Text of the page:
Journals have been the principal means of broadcasting science since the 17th century. Scientists publish their original research in scientific journals, which are fundamentally different from news magazines.
Within a scientific article, scientists present their research questions, the methods by which the question was approached, and the results they achieved using those methods. They present their analysis of the data and describe some of the interpretations and implications of their work. They must undergo a professional publishing review, in which other scientists (the professional peers of the authors) evaluate the quality and merit of research before recommending whether or not it should be published. This is a much lengthier and more rigorous publishing and distribution process in the STM publishing industry than the editing and fact-checking that goes on at news organizations.
The reason for this thorough evaluation by peers is that a scientific article is more than a snapshot of what is going on at a certain time in a scientist’s research. When published, each article expands the library of scientific literature available to all scientists and contributes to the overall knowledge base of the discipline of science.
The way to make money from a scientific journal publishing looks very similar, except that scientific publishers manage to drop most of the actual costs. Scientists create work under their own direction – funded largely by governments – and give it to STM publishers for free; the publisher pays scientific editors who judge whether the work is worth publishing and check its grammar, but the bulk of the editorial burden – checking the scientific validity and evaluating the experiments, a process known as peer review – is done by working scientists on a volunteer basis. The publishers then sell the product back to government-funded institutional and university libraries, to be read by scientists – who, in a collective sense, created the product in the first place.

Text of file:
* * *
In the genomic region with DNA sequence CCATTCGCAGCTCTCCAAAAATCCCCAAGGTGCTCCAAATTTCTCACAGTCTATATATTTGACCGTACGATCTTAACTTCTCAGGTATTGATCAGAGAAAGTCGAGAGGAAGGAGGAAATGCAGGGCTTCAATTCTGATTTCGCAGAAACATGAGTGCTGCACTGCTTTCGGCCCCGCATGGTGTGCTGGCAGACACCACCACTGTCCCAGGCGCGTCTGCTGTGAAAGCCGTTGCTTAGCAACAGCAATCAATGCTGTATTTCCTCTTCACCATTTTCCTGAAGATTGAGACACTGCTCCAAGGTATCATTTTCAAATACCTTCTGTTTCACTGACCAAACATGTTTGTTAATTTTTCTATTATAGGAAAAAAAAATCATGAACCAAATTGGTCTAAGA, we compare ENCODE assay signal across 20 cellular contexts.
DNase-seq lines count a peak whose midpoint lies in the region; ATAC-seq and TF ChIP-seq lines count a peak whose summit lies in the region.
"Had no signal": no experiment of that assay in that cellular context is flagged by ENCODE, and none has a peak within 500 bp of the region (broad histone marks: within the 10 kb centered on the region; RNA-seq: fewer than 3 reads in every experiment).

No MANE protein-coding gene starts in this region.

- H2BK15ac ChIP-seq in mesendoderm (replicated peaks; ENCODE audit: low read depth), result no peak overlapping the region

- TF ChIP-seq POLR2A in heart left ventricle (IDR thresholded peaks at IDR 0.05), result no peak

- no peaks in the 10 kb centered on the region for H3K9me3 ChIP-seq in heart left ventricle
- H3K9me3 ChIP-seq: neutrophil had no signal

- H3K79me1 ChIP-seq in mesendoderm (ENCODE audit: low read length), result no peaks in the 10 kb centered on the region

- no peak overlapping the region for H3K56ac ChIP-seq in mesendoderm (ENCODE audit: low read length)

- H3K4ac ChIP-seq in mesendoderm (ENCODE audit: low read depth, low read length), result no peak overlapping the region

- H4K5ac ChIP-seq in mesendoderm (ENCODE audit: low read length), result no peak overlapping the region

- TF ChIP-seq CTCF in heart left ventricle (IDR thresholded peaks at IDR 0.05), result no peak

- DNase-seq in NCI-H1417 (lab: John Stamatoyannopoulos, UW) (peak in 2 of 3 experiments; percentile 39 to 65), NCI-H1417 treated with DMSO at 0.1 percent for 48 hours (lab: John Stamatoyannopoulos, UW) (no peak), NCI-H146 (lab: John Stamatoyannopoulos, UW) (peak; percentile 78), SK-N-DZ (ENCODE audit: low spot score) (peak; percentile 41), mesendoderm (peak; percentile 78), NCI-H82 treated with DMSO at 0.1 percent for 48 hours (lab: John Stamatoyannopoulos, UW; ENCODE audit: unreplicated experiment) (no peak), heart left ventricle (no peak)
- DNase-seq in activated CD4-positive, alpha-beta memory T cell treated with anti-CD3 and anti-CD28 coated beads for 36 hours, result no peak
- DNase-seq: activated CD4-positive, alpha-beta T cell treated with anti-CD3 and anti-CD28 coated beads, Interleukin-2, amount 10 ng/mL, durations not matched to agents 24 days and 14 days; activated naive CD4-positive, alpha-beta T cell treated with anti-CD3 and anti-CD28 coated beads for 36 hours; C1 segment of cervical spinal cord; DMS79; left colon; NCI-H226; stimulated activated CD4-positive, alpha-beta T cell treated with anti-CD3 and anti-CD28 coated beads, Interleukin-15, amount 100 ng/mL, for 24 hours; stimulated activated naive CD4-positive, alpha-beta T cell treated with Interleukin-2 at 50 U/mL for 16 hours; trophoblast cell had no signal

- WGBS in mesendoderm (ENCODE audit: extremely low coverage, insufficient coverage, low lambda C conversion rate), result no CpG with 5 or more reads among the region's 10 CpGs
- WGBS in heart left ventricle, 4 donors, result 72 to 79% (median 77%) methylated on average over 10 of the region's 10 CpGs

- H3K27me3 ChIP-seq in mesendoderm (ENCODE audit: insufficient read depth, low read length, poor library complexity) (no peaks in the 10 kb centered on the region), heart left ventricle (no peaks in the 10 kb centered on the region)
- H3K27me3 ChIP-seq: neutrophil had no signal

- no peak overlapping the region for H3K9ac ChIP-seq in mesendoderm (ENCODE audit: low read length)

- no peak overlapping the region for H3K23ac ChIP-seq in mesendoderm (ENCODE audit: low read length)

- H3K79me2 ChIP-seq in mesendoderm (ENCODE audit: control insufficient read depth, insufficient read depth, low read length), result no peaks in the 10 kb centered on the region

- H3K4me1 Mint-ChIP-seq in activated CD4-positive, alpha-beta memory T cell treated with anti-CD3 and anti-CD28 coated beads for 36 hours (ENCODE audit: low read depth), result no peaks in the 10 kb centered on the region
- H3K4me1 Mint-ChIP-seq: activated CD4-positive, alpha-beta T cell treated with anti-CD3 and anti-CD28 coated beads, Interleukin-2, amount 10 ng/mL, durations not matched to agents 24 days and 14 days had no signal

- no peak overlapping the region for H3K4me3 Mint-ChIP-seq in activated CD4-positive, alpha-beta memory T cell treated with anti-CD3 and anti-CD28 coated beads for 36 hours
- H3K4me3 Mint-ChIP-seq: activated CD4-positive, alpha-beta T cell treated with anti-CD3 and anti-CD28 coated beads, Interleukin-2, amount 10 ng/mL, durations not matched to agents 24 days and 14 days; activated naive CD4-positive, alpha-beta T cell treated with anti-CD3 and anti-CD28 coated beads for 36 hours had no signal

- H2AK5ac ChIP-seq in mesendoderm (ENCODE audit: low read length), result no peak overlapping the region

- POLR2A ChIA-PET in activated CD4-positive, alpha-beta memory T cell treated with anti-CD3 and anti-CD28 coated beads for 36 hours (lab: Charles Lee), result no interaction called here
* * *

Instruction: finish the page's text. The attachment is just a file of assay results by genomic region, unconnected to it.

According to critics, the journal system actually holds back scientific progress. In order to make money, a traditional publisher – say, a magazine – first has to cover a multitude of costs: it pays writers for the articles; it employs editors to commission, shape and check the articles; and it pays to distribute the finished product to subscribers and retailers. All of this is expensive, and successful magazines typically make profits of around 12-15%.
Many scientists also believe that the publishing trends exerts too much influence over what scientists choose to study, which is ultimately bad for science itself. Journals prize new and spectacular results – after all, they are in the business of selling subscriptions – and scientists, knowing exactly what kind of work gets published, align their submissions accordingly.
All STM/Scholarly journals play a critical role in the advancement of science and distribution of information. Despite the narrow audience, scientific publishing is a remarkably big business. With total global revenues of more than £19bn, it weighs in somewhere between the recording and the film industries in size, but it is far more profitable. Sensible reforms could change this system, ensuring that researchers’ results are made public more quickly and without any compromise on quality.